Saturday, 10 April 2010

Gambia ALERT: Journalist receives death threats

Yusupha Cham, a Gambian journalist, now based in the United Kingdom, is living in fear after receiving death threats from persons suspected to be agents of the notoriously feared National Intelligence Agency (NIA) of the Gambia.
The senders in two email messages claimed Cham has been attacking the administration of President Yahya Jammeh in articles he has been contributing to online Gambian news websites.
Cham, a former reporter of the privately-owned Banjul-based The Point newspaper within a period of 24 hours received a number of email messages warning him to desist from criticizing President Jammeh. The first message from email address: musajammeh5@yahoo.comThis e-mail address is being protected from spam bots, you need JavaScript enabled to view it bearing the name of “Musa Jammeh” was sent to the journalist at about 15:30 hrs GMT on April 1, 2010 and headlined: “We are watching you.” Part of that message read:“We members of the Gambian security force, precisely the National Intelligent Agency or NIA have been following and monitoring you with keen interest since you left the country”
An earlier message which came to Cham on March 31 at about 15:23 GMT was entitled: “You are located” and was sent from one “Ismaila Sanyang” through ismailasanyang31@yahoo.comThis e-mail address is being protected from spam bots, you need JavaScript enabled to view it . This message threatened the journalist and his family.
“You have to be extremely careful only if you value your life and that of your family because whoever is found wanting or opposing the ideals of our able President DR. PROFESSOR SHIEKH YAHYA A.J.J. JAMMEH will surely pay the price”.
According to Cham, these threats are coming at a time that he has started contributing articles to a number of websites which the agents are claiming to be attacking the government of President Jammeh. Source:MFWA

IPI Condemns Death Threats against Gambian Online News Director

‘All I’m Doing is Giving People Information They Can’t Get from the Government,’ Says Yusupha Cham
Naomi Hunt, Press Freedom Adviser for Africa & the Middle East
The Gambian founder and managing director of Jollof News Online, Yusupha Cham, who lives in exile in Birmingham, UK, told IPI on Wednesday that he has received three emailed death threats since the beginning of the year. Copies of the emails were forwarded to the IPI Secretariat in Vienna.
The first email, from a Hotmail account, was sent in late January 2010. In it the writer warns Cham not to return to Gambia because “death await you in Banjul [sic]” as a result of “articles all over the Internet and on the Echo.” The Gambian Echo is an opposition website to which Cham has contributed several articles and editorials that heavily criticize Gambian President Yahyah Jammeh and his policies.
Cham received a second threatening email from “members of the Gambian security force, precisely the National Intelligent Agency [sic],” the next day. The author, calling himself Musa Jammeh, said that if Cham returned to Gambia his entry would be monitored and his “days will come soon.”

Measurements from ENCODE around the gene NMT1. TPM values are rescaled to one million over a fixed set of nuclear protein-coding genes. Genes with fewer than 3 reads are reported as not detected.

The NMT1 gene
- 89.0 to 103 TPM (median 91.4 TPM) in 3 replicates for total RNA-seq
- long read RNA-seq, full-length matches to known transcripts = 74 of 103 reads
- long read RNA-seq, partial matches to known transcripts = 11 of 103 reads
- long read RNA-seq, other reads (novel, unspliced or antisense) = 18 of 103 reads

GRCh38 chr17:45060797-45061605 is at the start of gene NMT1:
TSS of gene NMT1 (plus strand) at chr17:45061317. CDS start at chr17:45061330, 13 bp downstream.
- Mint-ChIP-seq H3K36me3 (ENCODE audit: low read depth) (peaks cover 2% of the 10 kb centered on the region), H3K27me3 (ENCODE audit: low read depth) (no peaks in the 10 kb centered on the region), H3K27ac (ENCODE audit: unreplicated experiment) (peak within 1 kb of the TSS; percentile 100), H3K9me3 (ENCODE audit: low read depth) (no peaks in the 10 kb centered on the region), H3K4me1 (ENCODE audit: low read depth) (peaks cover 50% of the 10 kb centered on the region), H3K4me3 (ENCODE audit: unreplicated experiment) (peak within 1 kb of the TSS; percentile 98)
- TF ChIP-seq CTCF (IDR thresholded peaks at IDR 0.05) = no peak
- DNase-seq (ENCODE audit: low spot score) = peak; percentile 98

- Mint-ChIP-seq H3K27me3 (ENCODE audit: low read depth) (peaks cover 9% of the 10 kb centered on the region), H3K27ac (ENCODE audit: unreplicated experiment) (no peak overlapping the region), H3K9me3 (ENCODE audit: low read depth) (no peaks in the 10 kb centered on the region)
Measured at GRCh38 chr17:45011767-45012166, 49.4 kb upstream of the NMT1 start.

Cham responded to the first two threatening emails on 7 March with an editorial on the Jollof News website in which he declared that “no amount of intimidation can deter [the media] from continuing on this path we have already taken.”
Later in March, Cham received yet another threatening message, this time from someone claiming to be named Ismaila Sanyang. The email warns, “Consider UK your new home because if you dare step your foot on Gambian soil Mile 2 prison will pay host to you only if you are lucky enough to escape answering calls from your ancestors.”
The former Gambian sports journalist is now afraid of what will happen if he attempts to return to his home country. “I’m just afraid and I’m outraged,” he said. “I don’t know why they are threatening my life. All I’m doing is giving the people information that they can’t get from the government.” He added: “No amount of threat will deter me from carrying on.”
“We are concerned by Mr. Cham’s reports that he has received death threats” said IPI Director David Dadge. “If any of these threats do indeed originate with the Gambian security forces, as was claimed in one of the emails Mr. Cham received, it is vital that President Yahyah Jammeh ensures that officers in the army treat every citizen of the Gambia with respect and in accordance with national and international law.”
If the threats originate with hoaxers then it is again the responsibility of the Gambian authorities to investigate the source of these illegal threats and bring the perpetrators to book,” Dadge said. “Journalists should be allowed to report on news, no matter how critical, without fear for their freedom or their lives, or the safety of their families. Acceptance of this fact is an essential first step towards creating press freedom in Gambia.”
Cham launched Jollof News online, which exclusively covers political issues, in January. The website now has over 5,000 visitors a day, Cham told IPI. The former sports reporter now turned political commentator has contributed to several Gambian online opposition news websites. In his work, he has repeatedly lambasted the government of Gambian President Yahyah Jammeh, and the Gambian security forces over their alleged corruption, impunity and the regime’s alleged implication in the murder of well-known Gambian editor Deyda Hydara. Cham also owns and operates a Gambian sports website,